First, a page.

Men on the Women's March, London 2017. Photo: Flickr/ Kathryn Alkins. CC BY-NC-ND 2.0. Some rights reserved.
Men in Europe must push back against claims that gender-based violence is being ‘imported’ into the continent by immigrants, said Robert Franken, co-founder of the Male Feminists Europe network, based in Cologne, Germany.
Famously, Cologne witnessed a wave of sexual assaults on New Year’s Eve in 2015, committed by men of immigrant and asylum-seeker backgrounds. In the aftermath, this was used by German far-right groups to fuel an anti-immigrant backlash and present migrants as inherently dangerous to women.
But, Franken noted, “according to a study recently widely discussed in German papers, the biggest threat to a German woman would actually be her partner”.
He made these comments at the World Forum for Democracy (WFD) at the Council of Europe in November in Strasbourg, France, where politicians, researchers and civil society activists from around the world had gathered to discuss the conference’s 2018 theme, “Gender equality: whose battle?”
At the event’s opening session, delegates were warned that gender equality in Europe is ”advancing at a snail’s pace” with little progress over the last decade.
Rigid ideas of manhood which fuel gender-based violence are present worldwide, but it’s not just women that pay the price – they harm men too. That was the conclusion of the session Franken spoke at along with others from the UK and India who are also working to mobilise men for gender equality.
Internationally, anti-feminist “men’s rights activists” appear to be increasingly organised and well-connected. In contrast, Franken told the audience it was an ongoing challenge that “men haven’t yet organised on a global scale to change this toxic view of masculinity and what it is like to be a man”.
For many privileged men “equality might feel like discrimination”
The problem, Franken said, lies in the fact that many men “just don’t think it’s their job to do something about gender imbalances. Whenever I bring up the idea of male privilege a lot of men freak out”. What’s more, he added, for many privileged men “equality might feel like discrimination”.
“They immediately ask: want is it you want me to do, do I have to be ashamed of my privilege? My answer is: no, you don’t have to be ashamed of your privilege, but you have to be aware of it. That’s the first step”.
This year’s WFD opened on International Men's Day, 19 November, when 50.50 met Harish Sadani from the group Men Against Violence and Abuse India (MAVA), who said that “men’s rights” groups have mushroomed in India.
According to Sadani, this “disturbing” development fails to tackle the root causes of pressures facing Indian men, including the expectation to perform well economically. For instance, he said, these groups ignore systemic factors affecting men’s suicide rates, blaming women for them instead.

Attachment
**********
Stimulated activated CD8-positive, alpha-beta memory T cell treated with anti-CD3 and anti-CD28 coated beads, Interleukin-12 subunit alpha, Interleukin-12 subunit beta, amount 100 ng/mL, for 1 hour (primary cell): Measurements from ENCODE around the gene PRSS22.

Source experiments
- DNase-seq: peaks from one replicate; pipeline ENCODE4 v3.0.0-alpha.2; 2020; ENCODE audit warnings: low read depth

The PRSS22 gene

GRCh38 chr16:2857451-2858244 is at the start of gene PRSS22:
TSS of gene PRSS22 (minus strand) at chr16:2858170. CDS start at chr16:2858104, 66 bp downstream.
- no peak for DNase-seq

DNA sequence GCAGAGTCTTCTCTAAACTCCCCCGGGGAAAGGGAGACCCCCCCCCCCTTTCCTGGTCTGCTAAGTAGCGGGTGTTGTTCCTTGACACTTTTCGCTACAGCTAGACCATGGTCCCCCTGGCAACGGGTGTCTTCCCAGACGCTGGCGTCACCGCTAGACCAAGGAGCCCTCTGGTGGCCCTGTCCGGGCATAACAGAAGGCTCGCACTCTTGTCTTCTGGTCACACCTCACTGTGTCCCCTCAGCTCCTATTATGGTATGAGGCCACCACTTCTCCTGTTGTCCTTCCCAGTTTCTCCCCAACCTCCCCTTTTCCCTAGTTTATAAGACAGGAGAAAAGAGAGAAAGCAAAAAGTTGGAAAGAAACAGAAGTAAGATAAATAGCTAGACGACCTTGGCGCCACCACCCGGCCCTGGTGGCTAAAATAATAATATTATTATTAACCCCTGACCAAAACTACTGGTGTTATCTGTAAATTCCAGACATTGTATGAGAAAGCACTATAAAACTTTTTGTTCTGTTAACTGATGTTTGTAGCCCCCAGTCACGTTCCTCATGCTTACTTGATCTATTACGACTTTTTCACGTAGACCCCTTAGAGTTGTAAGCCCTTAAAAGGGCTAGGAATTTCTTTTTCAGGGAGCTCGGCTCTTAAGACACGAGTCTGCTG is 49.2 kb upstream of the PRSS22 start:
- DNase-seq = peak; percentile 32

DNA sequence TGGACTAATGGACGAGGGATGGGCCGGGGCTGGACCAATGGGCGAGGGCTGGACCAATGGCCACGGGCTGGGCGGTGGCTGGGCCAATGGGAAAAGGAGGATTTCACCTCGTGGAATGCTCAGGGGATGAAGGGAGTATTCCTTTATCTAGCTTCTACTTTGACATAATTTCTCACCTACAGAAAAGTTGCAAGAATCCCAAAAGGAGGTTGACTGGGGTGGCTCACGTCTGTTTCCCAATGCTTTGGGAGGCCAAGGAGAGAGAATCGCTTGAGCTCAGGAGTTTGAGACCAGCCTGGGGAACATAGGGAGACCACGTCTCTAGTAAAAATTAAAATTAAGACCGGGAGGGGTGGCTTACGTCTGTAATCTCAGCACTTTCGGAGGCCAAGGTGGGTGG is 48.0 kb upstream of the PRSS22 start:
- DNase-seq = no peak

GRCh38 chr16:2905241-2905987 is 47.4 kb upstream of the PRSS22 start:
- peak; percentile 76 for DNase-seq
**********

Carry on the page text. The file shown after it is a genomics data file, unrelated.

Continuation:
A world without violence against women: Peace, love, joy. Solomon Islands, 2014. Photo: UN Women/Flickr. CC BY-NC-ND 2.0. Some rights reserved.
On the WFD panel “Masculinities Re-examined”, Sadani presented his work to tackle gender-based violence in India by engaging with men. He also described how prevalent this violence is, and the attitudes that drives it.
“Over half of boys and girls aged 15-19 believe it’s alright for a man to hit a woman under certain circumstances”, he explained, giving as examples of such circumstances: “when the woman doesn’t do household chores, if she doesn’t get her husband’s permission to go out, or if she refuses sex”.
But Sadani maintained that men can and must play a central role in challenging toxic masculinity, as it harms them too. He shared, for instance, how his organisation provides “personal change plans” to help young men confront their privileges, and builds “safe spaces” for men to talk without fear of being judged.
The key to engaging men, Sadani argued, is to show that there are multiple different ways of being a man and performing masculinity.
“When you say men shouldn’t be violent, what is the alternative you are giving them?” he asked. “Young men are surrounded by images of toxic, hegemonic masculinity, and they don’t have any other role models”.
“When you say men shouldn’t be violent, what is the alternative you are giving them?”
Sadani and Franken were joined on their panel by Chris Green, founder of White Ribbon UK – a branch of the global movement, launched in 1991 by a group of Canadian men after the mass shooting of 14 women students at the University of Montreal.
When Green asked the panel’s audience to imagine what a world without gender-based violence would look like, their responses ranged from “peaceful” and “safe” to “harmonious” and “free from prejudice”.
“It’s men’s responsibility to stop gender violence”, he insisted, adding: “And since men listen a bit more carefully when the message is spoken by other men, we need to challenge each other to do better”.
White Ribbon UK runs a volunteer ambassador programme which encourages men to promote its principles in their own daily interactions with other men.
It provides companies, public institutions and local governments with ‘action plans’ to challenge gender-based violence. Organisations can also apply for White Ribbon accreditation to show their commitment to tackling this issue.
“If we want to see change, we need to mobilise large numbers. We need to reach music venues, sports clubs, universities”, Green told WFD delegates.
“Celebrities speaking out is great, but we want police officers, bus drivers, the whole community to embrace our values. It’s baby steps”.
* 50.50 reported on these events in Strasbourg as part of openDemocracy’s partnership with the 2018 World Forum for Democracy.
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